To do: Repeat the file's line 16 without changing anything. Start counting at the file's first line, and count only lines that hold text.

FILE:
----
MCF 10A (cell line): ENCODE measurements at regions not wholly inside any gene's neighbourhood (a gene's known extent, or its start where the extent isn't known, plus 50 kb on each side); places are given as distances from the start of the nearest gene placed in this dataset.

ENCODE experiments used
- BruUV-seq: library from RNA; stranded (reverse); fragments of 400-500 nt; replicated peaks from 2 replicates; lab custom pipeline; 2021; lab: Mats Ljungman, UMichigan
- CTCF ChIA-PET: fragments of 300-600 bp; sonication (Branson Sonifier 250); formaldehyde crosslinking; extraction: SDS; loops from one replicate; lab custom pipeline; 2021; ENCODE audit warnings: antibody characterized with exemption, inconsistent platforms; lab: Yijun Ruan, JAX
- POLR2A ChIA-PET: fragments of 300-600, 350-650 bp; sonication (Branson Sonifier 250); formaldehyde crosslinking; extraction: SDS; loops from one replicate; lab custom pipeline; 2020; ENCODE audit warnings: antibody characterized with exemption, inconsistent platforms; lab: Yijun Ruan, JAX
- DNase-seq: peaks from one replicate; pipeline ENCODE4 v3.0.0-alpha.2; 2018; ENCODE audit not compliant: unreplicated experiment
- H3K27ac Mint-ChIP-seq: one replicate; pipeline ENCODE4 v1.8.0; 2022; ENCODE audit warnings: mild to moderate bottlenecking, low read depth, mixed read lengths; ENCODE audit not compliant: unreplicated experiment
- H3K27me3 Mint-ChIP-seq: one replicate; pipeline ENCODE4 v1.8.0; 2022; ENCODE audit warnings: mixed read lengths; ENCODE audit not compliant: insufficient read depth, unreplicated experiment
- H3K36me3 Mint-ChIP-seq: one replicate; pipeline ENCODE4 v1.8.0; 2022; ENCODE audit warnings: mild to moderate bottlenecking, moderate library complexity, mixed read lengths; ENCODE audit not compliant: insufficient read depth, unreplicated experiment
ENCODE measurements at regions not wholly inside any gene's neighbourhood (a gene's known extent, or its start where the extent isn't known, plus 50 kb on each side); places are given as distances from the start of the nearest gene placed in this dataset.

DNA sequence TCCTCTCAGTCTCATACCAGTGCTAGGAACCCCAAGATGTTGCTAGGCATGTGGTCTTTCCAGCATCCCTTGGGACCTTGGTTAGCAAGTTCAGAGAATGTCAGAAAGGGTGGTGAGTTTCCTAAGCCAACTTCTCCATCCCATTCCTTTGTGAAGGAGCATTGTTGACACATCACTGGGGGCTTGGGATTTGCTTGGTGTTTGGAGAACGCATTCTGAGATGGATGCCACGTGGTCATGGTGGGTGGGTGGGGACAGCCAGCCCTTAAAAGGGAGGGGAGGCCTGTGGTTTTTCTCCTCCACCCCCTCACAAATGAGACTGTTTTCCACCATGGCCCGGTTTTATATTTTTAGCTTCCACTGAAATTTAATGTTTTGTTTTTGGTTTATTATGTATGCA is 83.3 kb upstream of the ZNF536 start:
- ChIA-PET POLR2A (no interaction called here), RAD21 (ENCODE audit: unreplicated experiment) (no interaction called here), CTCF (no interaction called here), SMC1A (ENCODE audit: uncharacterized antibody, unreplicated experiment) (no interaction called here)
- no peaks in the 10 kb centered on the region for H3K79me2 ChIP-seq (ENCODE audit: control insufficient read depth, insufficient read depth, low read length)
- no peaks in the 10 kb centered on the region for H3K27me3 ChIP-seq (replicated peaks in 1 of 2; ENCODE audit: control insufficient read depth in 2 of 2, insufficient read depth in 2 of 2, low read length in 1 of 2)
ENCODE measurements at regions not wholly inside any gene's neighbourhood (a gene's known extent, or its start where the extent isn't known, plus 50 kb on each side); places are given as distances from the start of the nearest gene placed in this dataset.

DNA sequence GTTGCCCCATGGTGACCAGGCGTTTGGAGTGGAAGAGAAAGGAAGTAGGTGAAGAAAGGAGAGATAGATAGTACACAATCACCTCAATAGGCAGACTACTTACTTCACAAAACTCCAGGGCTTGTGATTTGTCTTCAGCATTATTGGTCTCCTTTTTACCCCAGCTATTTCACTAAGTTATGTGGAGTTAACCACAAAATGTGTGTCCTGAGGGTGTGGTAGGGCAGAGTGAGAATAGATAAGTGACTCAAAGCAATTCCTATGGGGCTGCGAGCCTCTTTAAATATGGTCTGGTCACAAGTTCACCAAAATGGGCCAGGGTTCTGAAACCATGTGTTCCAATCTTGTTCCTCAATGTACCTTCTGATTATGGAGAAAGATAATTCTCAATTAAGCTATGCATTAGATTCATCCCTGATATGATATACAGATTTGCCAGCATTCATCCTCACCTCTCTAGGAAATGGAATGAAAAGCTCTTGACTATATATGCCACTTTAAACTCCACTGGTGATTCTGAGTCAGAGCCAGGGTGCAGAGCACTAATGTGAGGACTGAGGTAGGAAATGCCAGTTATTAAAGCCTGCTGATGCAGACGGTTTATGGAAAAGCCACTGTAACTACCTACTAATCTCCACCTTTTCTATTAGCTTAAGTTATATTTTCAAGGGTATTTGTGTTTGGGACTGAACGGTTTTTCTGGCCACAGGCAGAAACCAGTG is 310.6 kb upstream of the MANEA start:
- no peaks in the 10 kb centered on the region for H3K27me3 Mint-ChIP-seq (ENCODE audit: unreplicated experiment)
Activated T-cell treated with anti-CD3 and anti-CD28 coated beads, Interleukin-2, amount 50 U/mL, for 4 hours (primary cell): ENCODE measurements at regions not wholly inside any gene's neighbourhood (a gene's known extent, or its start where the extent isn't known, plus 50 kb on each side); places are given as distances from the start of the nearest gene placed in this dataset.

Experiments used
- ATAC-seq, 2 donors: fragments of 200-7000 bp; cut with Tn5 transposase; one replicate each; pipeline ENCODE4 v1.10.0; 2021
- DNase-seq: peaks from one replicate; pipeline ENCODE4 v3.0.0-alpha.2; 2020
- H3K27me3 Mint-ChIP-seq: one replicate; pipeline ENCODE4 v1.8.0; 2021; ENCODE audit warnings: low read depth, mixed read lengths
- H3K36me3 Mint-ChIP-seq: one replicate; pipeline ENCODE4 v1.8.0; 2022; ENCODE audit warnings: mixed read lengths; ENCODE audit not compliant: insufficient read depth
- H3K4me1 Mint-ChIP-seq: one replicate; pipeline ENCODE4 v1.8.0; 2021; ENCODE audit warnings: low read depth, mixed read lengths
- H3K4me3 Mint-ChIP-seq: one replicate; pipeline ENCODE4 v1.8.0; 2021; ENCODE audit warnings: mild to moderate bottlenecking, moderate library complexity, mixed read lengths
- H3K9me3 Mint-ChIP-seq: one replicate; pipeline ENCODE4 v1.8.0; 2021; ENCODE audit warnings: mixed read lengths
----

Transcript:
DNA sequence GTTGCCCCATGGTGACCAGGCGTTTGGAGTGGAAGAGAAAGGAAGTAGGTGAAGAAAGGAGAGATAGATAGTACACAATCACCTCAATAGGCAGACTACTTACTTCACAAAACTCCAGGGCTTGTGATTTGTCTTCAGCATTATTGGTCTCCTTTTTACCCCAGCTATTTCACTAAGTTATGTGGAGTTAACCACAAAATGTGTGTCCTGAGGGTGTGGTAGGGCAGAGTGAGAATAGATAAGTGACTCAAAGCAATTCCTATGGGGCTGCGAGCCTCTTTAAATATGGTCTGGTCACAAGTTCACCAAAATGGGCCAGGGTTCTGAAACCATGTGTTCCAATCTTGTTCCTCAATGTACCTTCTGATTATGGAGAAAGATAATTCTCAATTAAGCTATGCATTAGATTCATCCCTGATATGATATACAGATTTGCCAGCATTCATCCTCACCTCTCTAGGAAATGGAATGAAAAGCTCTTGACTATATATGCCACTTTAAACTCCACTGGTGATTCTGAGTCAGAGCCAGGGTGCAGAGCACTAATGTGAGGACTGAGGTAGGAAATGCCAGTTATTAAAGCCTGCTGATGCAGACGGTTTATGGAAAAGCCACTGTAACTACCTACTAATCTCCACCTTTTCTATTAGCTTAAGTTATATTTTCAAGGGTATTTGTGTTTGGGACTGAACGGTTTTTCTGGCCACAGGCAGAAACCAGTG is 310.6 kb upstream of the MANEA start: